If you live in the US, your internet service provider will soon be able to sell your browsing
history and any other information it collects on you to whomever it wants without permission. Republicans are keen to roll back Obama-era regulations that prevent ISPs from sharing sensitive information about their customers. The bill has already passed in the Senate and is expected to pass in the Republican-majority House of Representatives before it lands on President Trump’s desk for a final signature before going into law. Update on March 29, 2017: The bill passed in the House of Representatives and now just needs Trump’s signature.
The bill only serves to hurt consumers and is flawed in more ways than one, which we’ll get into later. But for now it’s fairly safe to assume that this is going to happen. Americans who value their privacy will have to take steps on their own to protect their online activity from being recorded and sold.
Unfortunately, misconceptions abound about how someone can stop their ISP and other entities from snooping on them. We decided to clear the air and discuss what does and doesn’t work.
- ISP cannot decipher encrypted internet traffic
- ISP cannot see the desintation of your traffic
- Encrypts and tunnels all traffic to and from the entire device
- Good VPNs require a paid subscription
- Free VPNs can be unsafe, slow, and cap your data
VPNs, short for virtual private network, encrypt all of a device’s internet traffic and route them through a server in a location of the user’s choosing. That means the ISP cannot read any of the data passing between your computer or smartphone and the VPN server. Nor can it determine where that data is headed. VPNs don’t just do this for your web browser; they also hide traffic to and from all your other apps including games, Spotify, torrenting clients–you name it. A reputable, paid VPN service keeps zero logs of your activity, tunnels your DNS requests through its own servers, uses uncrackable encryption, and doesn’t limit bandwidth or data transfers.
Be wary, however, of so-called “free” VPN services, of which there are many. These might seem like a good deal, but they often contain malware, log your activity, mine your browsing data, and even inject advertisements into your browser. This can actually reduce your privacy. Furthermore, free VPNs usually cap your data at a daily or monthly limit and/or throttle bandwidth so that it’s too slow to stream videos or download larger files.
If you’re interested in learning which VPNs are most secure and why, check out our list of more than 20 VPNs rated side-by-side on privacy and security.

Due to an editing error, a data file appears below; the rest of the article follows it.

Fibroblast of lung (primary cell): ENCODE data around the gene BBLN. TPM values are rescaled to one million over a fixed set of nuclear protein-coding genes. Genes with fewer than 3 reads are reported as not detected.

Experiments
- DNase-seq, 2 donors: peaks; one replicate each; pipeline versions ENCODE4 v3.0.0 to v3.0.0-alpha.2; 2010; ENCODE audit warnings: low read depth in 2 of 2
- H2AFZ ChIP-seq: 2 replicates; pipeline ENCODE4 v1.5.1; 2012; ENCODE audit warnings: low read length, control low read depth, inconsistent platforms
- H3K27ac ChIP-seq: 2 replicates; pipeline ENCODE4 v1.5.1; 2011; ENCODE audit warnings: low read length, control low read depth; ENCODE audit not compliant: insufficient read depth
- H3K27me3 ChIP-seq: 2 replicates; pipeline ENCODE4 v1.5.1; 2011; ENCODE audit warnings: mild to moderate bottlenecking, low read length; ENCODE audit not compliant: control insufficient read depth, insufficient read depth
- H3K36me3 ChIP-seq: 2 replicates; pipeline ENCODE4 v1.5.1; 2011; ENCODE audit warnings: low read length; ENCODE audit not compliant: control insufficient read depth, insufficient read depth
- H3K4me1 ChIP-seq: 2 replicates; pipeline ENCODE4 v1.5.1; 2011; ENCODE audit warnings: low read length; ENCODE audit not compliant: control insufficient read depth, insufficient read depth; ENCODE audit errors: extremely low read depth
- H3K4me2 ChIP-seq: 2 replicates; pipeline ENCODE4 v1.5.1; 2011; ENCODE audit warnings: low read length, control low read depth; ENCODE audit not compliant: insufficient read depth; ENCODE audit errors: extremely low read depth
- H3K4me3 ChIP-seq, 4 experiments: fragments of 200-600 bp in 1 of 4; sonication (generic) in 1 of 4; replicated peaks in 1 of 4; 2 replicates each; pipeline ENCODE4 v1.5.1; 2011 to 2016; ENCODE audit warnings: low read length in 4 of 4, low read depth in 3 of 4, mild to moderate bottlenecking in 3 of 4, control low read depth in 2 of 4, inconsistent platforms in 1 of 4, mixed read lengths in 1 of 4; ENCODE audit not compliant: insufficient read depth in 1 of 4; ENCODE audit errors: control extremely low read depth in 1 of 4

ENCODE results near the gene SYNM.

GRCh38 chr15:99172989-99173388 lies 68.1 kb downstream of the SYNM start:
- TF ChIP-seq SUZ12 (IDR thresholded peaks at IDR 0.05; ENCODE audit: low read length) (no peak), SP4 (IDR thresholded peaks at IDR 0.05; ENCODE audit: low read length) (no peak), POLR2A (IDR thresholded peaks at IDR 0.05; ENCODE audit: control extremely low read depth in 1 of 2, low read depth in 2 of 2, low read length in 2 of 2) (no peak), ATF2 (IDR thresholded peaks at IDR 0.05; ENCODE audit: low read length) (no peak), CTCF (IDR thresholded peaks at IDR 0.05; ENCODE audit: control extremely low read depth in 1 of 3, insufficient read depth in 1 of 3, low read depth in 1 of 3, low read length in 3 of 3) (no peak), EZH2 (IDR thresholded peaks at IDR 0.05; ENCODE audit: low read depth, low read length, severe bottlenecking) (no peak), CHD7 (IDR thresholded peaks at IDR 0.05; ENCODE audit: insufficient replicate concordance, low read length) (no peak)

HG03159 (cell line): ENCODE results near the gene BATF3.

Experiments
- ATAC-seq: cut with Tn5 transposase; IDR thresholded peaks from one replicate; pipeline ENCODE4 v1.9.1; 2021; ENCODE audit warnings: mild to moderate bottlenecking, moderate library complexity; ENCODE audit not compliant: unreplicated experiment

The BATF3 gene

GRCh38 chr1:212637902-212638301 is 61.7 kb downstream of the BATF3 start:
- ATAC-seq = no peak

- ISPs cannot decipher encrypted internet traffic
- ISPs cannot see the destination of your traffic
- Slow, only suitable for web browsing
- ISP can see that you are using Tor
Tor, short for The Onion Router, is a network of volunteer “nodes” scattered around the world. Whenever you connect to the Tor network, your internet traffic is encrypted and then sent through several of these nodes randomly each time you go to a new website. Tor has been the go-to tool for netizens seeking online anonymity for years. The easiest way to use Tor is to download and install the Tor Browser, which is based on Firefox. Note that it will not have any plugins, bookmarks, cookies, or anything else that sacrifices privacy for the sake of convenience. Not only can ISPs not see your internet traffic or where it’s going, the websites you visit will also not be able to tell who you are. This can be a good or bad thing, depending on your needs. Tor and the Tor Browser are completely free to use.
On the downside, Tor is slow. A lot of people use it and it’s volunteer-run, so don’t expect to be able to stream HD videos or torrent large files. While your ISP might not be able to monitor your browsing, it will be able to detect that you are using Tor. This can draw undue attention to yourself, as Tor is frequently used by criminals, activists, journalists, whistleblowers, and other people who desire anonymity.
What sort of works
- ISPs cannot decipher encrypted internet traffic
- ISPs cannot see what web pages you visit
- ISPs can see what websites you visit, but not their content or specific pages
- Only works for web browsers
HTTPS proxies are similar in many ways to VPNs. They encrypt traffic and send it through an intermediary server so that your ISP cannot see what you’re looking at. Some are free and some are not, but for the same reasons we caution against free VPNs, we advise you to be wary of anyone advertising a “free” HTTPS proxy.
The problem with HTTPS proxies is that they do not send DNS requests through the intermediary server. DNS, short for domain name system, is how computers turn web page URLs (e.g. www.comparitech.com) into IP addresses (e.g. 220.127.116.11). DNS requests are often sent to your ISP, which means the ISP can still log what websites you visit, although not the content of those websites nor what specific pages you looked at.